YEARS before the famous Francis Bacon, England saw the birth of Roger Bacon in county Somerset, c. 1212.
The young Roger Bacon studied math and science at Oxford under Adam Marsh. He then proceeded to learn Greek and Latin as well as philosophy under the Franciscan friar Robert Grosseteste.
After finishing his studies, Roger Bacon entered the Franciscan order. Later, recognizing the talent of the young Franciscan, Oxford University hired him. Soon afterwards, Roger Bacon rocked the academia when he said that his contemporaries relied too much on poor translations of writings from Plato and Aristotle. Moreover, the commentaries used then were faulty and based on mangled translations done by Arabs. Finally, he targeted the Church pointing out that for priests to be effective preachers, seminary training must include math, science and the humanities. (At that time, the main requirement for the priesthood was to say the prayers and memorize the formula of the mass in Latin.)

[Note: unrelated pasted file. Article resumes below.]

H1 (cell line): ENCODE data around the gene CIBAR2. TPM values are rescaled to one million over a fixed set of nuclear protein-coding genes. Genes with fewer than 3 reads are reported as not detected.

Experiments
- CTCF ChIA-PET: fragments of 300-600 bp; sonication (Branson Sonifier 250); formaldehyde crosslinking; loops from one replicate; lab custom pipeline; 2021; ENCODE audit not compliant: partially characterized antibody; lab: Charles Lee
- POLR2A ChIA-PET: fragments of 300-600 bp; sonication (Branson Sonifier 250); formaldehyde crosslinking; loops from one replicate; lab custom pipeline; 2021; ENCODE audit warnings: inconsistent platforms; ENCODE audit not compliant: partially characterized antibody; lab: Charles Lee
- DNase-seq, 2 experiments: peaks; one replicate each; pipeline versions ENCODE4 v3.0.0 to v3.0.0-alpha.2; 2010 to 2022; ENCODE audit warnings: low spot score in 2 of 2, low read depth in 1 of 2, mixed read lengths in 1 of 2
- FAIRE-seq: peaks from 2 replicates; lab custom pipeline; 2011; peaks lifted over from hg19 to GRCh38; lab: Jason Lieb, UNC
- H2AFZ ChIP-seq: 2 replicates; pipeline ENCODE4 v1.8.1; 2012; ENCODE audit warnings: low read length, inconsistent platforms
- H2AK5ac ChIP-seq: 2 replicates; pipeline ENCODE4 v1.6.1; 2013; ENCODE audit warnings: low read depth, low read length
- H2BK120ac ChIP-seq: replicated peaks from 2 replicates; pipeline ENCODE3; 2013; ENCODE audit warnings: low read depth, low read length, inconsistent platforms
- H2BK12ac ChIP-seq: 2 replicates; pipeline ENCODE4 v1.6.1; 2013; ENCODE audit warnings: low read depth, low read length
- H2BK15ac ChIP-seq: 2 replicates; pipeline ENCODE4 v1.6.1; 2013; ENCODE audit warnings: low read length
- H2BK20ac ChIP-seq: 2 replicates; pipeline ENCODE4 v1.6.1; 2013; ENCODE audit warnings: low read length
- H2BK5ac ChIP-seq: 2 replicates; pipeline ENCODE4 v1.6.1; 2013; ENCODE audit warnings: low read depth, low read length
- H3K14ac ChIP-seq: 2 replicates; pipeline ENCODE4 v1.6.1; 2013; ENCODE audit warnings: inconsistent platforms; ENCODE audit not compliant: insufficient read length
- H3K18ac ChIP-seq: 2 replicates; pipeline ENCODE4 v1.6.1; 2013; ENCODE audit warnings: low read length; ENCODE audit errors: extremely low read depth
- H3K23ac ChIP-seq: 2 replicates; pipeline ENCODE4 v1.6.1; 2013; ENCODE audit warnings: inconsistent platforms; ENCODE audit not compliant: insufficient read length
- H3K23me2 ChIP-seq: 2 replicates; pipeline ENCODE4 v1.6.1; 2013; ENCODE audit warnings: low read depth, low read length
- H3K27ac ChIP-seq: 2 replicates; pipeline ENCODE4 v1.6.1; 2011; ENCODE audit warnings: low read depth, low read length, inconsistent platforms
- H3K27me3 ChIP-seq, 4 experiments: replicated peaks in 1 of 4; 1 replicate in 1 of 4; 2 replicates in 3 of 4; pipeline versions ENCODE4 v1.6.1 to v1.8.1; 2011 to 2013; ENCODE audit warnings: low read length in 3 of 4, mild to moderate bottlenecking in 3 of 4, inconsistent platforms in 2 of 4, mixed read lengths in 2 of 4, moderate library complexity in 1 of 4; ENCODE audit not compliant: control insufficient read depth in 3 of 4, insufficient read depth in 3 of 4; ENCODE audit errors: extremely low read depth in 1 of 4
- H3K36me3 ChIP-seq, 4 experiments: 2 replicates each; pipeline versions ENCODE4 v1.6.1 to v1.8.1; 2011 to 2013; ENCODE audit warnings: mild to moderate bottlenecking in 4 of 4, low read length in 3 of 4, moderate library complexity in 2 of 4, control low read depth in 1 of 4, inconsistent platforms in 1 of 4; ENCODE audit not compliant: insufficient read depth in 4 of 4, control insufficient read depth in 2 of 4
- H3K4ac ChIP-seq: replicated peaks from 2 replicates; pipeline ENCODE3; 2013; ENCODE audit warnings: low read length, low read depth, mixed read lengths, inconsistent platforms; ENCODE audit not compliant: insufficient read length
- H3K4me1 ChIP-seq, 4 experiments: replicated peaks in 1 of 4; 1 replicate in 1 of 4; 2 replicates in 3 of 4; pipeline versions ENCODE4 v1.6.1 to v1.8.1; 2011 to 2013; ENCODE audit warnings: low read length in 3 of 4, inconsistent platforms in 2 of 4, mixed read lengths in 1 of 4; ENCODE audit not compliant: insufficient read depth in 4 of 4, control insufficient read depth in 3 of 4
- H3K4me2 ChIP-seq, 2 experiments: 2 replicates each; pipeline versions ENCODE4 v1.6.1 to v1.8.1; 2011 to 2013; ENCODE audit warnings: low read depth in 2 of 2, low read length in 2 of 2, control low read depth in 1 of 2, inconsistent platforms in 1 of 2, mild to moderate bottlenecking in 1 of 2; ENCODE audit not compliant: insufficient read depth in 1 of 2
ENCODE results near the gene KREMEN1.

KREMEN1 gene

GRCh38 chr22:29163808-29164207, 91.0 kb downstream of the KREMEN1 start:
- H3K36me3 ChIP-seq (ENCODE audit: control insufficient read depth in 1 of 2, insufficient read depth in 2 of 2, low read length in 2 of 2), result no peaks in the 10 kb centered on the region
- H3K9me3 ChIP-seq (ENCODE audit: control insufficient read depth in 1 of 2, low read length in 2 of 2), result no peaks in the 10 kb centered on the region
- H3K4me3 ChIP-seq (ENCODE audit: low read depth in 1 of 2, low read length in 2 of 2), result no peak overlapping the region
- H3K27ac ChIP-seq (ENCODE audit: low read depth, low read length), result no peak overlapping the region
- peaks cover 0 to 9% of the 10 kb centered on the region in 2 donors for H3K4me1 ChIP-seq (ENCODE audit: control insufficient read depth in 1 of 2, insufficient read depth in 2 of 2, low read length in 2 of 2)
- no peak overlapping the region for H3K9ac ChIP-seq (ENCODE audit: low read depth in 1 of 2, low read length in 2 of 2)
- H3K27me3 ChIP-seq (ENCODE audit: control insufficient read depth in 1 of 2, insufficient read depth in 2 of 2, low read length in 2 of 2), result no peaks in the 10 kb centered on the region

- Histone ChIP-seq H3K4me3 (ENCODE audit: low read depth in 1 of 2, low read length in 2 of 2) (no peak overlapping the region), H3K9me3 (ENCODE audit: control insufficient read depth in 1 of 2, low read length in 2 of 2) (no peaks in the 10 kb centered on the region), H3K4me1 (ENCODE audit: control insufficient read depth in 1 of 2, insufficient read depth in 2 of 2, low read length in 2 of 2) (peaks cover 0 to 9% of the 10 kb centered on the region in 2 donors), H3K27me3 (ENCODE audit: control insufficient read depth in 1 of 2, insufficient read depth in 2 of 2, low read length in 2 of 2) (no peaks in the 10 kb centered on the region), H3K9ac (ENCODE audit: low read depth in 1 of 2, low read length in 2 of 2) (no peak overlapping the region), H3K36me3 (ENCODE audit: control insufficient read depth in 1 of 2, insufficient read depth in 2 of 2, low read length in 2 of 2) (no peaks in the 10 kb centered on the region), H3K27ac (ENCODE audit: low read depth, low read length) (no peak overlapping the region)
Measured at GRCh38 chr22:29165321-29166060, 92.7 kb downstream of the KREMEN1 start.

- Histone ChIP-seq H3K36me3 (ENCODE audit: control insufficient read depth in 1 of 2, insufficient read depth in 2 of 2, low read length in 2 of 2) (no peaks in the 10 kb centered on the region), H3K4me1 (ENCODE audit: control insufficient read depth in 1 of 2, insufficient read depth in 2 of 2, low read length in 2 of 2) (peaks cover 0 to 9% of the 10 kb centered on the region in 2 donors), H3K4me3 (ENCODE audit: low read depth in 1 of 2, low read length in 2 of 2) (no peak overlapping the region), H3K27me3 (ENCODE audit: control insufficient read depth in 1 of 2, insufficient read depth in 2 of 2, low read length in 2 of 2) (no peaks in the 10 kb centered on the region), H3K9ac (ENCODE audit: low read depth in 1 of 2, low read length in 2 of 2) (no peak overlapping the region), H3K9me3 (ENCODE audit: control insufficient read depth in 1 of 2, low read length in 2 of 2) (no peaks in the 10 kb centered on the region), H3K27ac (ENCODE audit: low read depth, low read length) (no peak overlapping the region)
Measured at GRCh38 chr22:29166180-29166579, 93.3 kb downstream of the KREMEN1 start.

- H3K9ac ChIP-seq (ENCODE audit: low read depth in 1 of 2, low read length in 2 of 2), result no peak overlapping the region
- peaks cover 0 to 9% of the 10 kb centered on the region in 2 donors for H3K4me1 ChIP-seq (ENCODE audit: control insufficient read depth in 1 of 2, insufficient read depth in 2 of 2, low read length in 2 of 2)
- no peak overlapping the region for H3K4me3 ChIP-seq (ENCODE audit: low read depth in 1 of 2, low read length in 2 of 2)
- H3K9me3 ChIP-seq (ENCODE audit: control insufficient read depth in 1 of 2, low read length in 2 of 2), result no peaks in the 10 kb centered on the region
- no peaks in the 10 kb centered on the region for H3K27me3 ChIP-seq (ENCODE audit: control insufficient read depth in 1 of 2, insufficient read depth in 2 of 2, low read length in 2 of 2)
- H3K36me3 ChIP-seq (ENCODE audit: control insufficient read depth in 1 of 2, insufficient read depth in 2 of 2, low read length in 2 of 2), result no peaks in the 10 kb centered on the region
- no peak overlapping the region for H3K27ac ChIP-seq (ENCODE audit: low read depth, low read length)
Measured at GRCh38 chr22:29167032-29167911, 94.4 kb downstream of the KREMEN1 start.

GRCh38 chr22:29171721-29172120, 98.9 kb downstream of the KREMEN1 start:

Tales abounded on his being a "wizard," in alchemy. On the “destructive” side, Roger Bacon formulated the chemical composition of gunpowder, even though the Chinese claim to have invented it many years earlier.
His pursuits in the academic world culminated with the publication of his opus, The Greater Work (Opus Maius) where he pointed out that any pursuit for knowledge and wisdom, whether in science, philosophy or theology, will ultimately end up in God: the Fount of Wisdom. Moreover, Roger Bacon renewed his contention that future priests should have a solid background in the sciences and humanities in order to be effective ministers and preachers.
Years after his death in 1292, the Church as well as the academic and scientific worlds recognized his valuable contributions to knowledge, giving him the distinction, “Doctor Admirabilis.”